what to do when your body fails you (and why multi-tasking sucks)

I have a confession to make. I’m a multitasker.

I also was recently diagnosed with adrenal fatigue. If you aren’t familiar with your adrenals, a very VERY simple biology lesson: your adrenal glands control stress and help to regulate the “fight or flight” response in your body. When your body thinks you’re being threatened, they provide you with the energy needed to evade the threat. 

My kinesiologist told me that my adrenals were exhausted because my body had been essentially operating in this fight or flight mode for a very long time, potentially years, unable to shift back into normal stress production and management. 

This has been my first serious health issue-and it has definitely challenged me. Adrenal fatigue shows up in the body in a number of irritating ways, including extreme exhaustion. Prior to seeing my kinesiologist, I was sleeping 10 hours a night and still unable to get out of bed. I relied way too heavily on caffeine, and would have to take a nap in the afternoon. Aside from the physical symptoms, it also drove me crazy not being able to focus on my work and finish tasks. I’m an entrepreneur, and each day that I needed to nap felt like a waste of valuable time. I had to learn a new level of patience with myself. 

I’m a learner-I always have been. So, when I had an incredible learning opportunity arise shortly after my diagnosis, I jumped on it. I was on supplements and learning how to manage the fatigue when I was invited to the Southeast Wise Women’s Herbal Conference. There were a multitude of sessions on adrenals and the overall endocrine system.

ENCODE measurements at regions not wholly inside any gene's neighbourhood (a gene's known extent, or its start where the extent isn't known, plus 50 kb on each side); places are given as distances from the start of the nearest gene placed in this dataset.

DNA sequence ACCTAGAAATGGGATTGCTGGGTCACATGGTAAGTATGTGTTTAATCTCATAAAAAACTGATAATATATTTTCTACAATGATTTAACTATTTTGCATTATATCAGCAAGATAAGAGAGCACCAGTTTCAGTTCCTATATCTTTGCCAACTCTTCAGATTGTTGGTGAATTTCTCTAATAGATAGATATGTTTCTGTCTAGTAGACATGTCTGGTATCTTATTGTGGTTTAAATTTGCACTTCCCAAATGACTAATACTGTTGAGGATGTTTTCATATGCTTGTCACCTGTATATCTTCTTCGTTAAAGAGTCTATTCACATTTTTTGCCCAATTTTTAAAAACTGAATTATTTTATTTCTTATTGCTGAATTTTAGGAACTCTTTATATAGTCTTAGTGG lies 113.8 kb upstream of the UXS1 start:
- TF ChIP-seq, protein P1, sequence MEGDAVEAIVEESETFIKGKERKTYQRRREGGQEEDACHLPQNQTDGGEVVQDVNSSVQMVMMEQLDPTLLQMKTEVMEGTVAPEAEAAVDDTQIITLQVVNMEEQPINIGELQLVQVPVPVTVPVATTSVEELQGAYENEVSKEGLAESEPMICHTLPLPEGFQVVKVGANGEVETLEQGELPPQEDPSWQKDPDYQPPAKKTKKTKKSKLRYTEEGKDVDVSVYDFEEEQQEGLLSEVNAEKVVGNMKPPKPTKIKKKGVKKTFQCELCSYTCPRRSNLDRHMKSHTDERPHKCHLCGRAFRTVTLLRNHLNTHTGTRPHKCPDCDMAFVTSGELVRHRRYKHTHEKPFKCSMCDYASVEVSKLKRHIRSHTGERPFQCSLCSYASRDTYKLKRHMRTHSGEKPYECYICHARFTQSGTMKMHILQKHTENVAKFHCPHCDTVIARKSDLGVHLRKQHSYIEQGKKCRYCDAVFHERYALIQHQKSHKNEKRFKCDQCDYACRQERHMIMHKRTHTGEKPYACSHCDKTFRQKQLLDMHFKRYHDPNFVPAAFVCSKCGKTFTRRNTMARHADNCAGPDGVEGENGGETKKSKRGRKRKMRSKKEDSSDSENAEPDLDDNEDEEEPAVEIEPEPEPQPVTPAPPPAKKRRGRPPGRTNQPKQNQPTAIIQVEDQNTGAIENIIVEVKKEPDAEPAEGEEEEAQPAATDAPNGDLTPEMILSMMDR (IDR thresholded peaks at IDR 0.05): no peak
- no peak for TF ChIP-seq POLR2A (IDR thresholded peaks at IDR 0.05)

One teacher at the conference spoke about this “fight or flight” response, and what can trigger it. Essentially, our body has only this one response to stress and isn’t able to vary its response if the stressor is less serious. She went on to explain that the act of multitasking alone is enough to trigger our fight or flight response. I’ll repeat that, because I think it deserves it. 

The act of multitasking alone is enough to trigger our fight or flight response. 

I realized that while my adrenal fatigue might be helped by taking supplements and paying better attention to my nutrition, I had to make some drastic lifestyle changes as well. I committed to quitting my multitasking habits. I committed to developing a regular yoga practice. I committed to learning more about my body and how to heal it. I agreed to allow my mind (and, therefore, my body) the gift of full presence in each moment.

Whether you have adrenal fatigue or not, what are some actions you can commit to in order to reduce the unnecessary stress in your life? Hit reply and let me know. 

Laura Weldy